Two and a half years after a Medford nursing home resident died, a group of health care workers is about to go on trial in Riverhead to answer charges that their failure to act led to the woman's death and the subsequent attempt to cover it up.
Jury selection begins this week for five of the nine Medford Multicare Center for Living employees who are charged with various crimes in the death of Aurelia Rios, 72, of Central Islip.
State Supreme Court Justice John B. Collins divided the defendants into two groups since there is no courtroom big enough to accommodate all nine and their attorneys. To save time, the judge will have one trial but two juries, a rare process but one that has been used.
Kethlie Joseph, 63, a respiratory therapist from Brentwood, will have her own jury because she is the only one charged with criminally negligent homicide.
Christine Boylan, 50, of Mastic, former director of respiratory therapy, who was not on duty the night Rios died but has been charged with covering up Rios' death, and three nurses -- Victoria Caldwell, 52, of Medford, Marianne Fassino, 54, of Shirley, and Kimberly Lappe, 33, of Southold -- will have a separate jury. The nurses and Joseph ignored audible and visual signals that indicated Rios' pulse and blood-oxygen level were low or nonexistent, prosecutors said.
Jury selection for Joseph begins Monday, followed by the selection of the second jury. Opening statements are scheduled to begin next week. All five have pleaded not guilty.
Defense attorneys said that although Judge Collins did his best to separate the defendants in a manner that ensures each person gets a fair trial, a double jury with five co-defendants raises some concerns.
"Five different defendants, with five different legal arguments, and five different sets of facts and evidentiary issues can lead to confusion," said William Kephart of Garden City, who represents Boylan. "You hope the jury does not misapply certain evidence against one co-defendant to other co-defendants because that would be unfair."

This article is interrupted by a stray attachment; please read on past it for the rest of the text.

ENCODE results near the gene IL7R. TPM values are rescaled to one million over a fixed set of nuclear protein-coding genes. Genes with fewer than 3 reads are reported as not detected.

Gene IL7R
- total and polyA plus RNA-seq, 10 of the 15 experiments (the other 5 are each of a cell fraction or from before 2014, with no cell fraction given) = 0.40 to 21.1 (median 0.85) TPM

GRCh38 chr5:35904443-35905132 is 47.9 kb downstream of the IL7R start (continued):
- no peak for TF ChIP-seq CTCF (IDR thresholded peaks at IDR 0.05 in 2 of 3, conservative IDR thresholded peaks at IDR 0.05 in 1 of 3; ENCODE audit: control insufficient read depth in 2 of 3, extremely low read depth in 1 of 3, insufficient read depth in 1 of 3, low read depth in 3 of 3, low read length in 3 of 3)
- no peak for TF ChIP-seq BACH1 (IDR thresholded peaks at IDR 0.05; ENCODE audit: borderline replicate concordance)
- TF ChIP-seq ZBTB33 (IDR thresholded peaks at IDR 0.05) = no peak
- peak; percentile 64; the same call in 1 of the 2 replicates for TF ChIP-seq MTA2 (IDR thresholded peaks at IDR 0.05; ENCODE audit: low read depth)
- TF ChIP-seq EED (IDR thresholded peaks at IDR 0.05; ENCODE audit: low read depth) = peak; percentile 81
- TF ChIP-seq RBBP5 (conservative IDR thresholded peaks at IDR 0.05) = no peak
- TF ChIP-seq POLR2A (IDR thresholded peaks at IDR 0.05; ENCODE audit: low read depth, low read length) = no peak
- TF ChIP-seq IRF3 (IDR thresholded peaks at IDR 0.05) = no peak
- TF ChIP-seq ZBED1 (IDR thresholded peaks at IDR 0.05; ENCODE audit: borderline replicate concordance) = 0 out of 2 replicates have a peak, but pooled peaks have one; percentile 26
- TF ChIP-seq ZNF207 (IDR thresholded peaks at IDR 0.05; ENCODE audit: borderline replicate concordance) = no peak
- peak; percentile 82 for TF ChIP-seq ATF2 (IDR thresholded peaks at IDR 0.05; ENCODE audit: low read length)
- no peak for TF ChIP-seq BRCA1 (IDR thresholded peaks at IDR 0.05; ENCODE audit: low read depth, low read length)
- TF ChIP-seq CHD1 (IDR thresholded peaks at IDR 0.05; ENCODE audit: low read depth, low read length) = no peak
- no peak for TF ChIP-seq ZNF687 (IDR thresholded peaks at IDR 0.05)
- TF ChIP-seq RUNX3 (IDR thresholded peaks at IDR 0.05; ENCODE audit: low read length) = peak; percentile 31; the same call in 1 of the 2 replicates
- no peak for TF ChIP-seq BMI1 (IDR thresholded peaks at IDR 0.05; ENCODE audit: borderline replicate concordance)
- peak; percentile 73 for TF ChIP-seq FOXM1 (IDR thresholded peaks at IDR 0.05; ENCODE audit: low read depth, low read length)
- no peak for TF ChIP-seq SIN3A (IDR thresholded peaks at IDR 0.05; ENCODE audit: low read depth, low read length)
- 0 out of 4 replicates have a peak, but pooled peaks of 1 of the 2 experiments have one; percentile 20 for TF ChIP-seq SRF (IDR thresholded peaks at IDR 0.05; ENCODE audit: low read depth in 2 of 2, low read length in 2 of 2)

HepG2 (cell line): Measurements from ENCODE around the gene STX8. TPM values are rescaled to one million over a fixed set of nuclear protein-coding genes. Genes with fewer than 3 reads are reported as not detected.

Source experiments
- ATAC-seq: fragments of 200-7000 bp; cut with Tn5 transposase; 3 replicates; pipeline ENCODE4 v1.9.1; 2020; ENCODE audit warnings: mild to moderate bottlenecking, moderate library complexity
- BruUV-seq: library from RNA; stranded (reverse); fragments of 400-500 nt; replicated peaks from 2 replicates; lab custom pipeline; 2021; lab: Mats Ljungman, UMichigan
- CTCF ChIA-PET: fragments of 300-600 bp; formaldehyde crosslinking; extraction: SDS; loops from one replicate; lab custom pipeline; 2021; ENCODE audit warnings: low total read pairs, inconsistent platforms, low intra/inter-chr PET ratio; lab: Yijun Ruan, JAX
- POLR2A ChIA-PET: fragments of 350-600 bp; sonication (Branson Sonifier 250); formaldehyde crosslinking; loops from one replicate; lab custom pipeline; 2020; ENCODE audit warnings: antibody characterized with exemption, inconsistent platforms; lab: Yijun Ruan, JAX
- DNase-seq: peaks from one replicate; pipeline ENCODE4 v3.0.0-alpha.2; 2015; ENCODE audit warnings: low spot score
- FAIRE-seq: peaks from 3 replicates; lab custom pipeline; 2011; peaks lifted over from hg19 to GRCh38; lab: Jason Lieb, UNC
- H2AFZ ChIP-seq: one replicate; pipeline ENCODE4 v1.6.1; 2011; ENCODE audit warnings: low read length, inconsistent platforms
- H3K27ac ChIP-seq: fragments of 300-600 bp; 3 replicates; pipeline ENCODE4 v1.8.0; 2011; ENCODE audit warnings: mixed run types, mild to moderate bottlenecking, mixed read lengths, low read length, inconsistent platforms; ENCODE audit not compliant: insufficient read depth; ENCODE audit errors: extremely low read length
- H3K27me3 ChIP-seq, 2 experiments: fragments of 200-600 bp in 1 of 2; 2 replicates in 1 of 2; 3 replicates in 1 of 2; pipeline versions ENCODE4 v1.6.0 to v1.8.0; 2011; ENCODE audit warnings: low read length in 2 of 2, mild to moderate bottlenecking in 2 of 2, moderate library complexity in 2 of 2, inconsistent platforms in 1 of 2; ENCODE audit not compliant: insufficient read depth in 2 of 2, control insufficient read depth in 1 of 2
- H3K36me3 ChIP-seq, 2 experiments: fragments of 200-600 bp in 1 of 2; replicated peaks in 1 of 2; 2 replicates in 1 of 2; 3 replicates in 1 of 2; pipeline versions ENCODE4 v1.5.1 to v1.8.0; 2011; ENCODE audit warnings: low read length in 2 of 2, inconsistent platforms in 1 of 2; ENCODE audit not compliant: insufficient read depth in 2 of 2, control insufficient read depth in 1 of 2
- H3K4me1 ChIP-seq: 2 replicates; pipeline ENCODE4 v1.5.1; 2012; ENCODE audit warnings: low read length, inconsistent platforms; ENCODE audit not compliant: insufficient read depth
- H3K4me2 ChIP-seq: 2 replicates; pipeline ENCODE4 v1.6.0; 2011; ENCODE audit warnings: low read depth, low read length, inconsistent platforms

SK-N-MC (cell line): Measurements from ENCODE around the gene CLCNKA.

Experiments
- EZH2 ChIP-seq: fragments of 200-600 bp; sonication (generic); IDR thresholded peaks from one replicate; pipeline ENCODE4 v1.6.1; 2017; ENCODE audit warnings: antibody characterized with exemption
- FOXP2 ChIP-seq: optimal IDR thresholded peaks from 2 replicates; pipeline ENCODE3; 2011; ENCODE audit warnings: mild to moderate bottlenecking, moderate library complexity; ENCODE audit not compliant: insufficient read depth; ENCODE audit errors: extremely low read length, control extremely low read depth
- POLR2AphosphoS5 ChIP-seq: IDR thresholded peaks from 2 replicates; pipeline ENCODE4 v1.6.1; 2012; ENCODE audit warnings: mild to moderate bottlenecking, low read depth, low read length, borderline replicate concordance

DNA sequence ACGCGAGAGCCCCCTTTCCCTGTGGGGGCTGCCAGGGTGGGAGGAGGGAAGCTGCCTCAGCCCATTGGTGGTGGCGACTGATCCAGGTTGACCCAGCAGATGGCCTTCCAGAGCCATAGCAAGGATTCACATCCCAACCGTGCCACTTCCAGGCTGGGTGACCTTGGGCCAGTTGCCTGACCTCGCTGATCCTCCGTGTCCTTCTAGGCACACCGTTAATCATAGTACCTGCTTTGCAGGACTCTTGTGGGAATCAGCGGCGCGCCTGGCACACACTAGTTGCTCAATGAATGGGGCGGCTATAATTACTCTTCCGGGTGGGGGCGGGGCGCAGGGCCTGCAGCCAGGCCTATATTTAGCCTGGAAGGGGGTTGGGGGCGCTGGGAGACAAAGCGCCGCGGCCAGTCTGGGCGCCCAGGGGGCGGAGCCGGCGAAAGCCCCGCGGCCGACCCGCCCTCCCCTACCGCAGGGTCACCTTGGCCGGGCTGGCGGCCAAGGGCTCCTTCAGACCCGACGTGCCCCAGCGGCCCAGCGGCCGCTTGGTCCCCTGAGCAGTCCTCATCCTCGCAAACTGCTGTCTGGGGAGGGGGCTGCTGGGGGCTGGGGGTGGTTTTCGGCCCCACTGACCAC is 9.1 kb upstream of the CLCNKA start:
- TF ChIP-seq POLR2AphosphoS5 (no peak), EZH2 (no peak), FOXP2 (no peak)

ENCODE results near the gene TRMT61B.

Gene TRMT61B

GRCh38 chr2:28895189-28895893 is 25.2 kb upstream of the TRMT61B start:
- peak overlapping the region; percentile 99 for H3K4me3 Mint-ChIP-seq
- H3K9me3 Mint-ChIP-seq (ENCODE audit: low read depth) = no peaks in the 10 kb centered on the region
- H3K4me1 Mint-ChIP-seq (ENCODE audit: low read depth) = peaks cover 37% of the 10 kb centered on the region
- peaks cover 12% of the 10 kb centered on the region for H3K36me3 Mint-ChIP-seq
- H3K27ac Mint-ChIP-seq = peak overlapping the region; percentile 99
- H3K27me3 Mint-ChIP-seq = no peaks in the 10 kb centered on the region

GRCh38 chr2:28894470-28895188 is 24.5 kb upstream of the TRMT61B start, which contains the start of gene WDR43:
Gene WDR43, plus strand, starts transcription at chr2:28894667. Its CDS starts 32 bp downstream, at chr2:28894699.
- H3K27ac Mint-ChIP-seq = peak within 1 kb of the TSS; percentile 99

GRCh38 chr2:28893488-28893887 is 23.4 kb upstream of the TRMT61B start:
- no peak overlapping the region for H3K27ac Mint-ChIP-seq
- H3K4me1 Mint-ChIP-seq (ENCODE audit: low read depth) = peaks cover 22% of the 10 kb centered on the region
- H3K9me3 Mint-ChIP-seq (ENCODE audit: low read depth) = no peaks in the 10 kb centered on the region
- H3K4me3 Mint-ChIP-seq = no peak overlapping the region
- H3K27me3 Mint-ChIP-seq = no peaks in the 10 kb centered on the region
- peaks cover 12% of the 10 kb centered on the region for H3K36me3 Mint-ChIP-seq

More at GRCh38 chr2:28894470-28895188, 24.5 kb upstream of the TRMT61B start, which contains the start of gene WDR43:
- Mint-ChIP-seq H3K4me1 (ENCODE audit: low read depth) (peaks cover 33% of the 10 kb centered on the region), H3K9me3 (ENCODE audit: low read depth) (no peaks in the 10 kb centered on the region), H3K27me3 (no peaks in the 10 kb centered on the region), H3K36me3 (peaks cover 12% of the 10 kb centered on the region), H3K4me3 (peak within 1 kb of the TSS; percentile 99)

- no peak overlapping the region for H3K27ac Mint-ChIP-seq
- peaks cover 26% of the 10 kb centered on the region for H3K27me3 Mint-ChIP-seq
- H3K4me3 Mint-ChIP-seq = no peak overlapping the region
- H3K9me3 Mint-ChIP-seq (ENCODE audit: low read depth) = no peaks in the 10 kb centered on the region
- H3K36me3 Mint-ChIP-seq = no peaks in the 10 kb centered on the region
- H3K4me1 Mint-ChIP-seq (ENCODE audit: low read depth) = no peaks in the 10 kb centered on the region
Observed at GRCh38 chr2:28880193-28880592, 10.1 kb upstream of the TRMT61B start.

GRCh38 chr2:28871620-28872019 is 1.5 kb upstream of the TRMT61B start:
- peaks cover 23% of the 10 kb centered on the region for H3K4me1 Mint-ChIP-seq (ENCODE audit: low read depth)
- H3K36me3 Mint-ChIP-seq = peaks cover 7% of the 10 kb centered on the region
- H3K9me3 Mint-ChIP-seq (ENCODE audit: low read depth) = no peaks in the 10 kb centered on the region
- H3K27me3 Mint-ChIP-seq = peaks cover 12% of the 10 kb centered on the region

Alleged events detailed
Prosecutors said Rios, who had a tracheotomy, died in the early morning hours of Oct. 26, 2012, nearly a month after she was admitted to the facility's ventilator unit for rehabilitation. The day before Rios died, they said, there was an order by her doctor, Dr. Igor Gutnik, instructing the night respiratory therapist to attach Rios to a ventilator through her tracheal tube, and Gutnik's order was available to the medical staff. Prosecutors said Joseph didn't read Gutnik's order and didn't attach Rios to the ventilator.
Without sufficient oxygen, prosecutors contend, Rios' pulse rate and oxygen level in her blood dropped below what her doctor considered safe, and the equipment that monitored those vital signs activated audible and visual alarms. For nearly two hours, from 1:40 to 3:36 a.m., prosecutors said, the nurses and Joseph ignored those warnings, which were sent to pagers and terminals set up throughout the ventilator unit.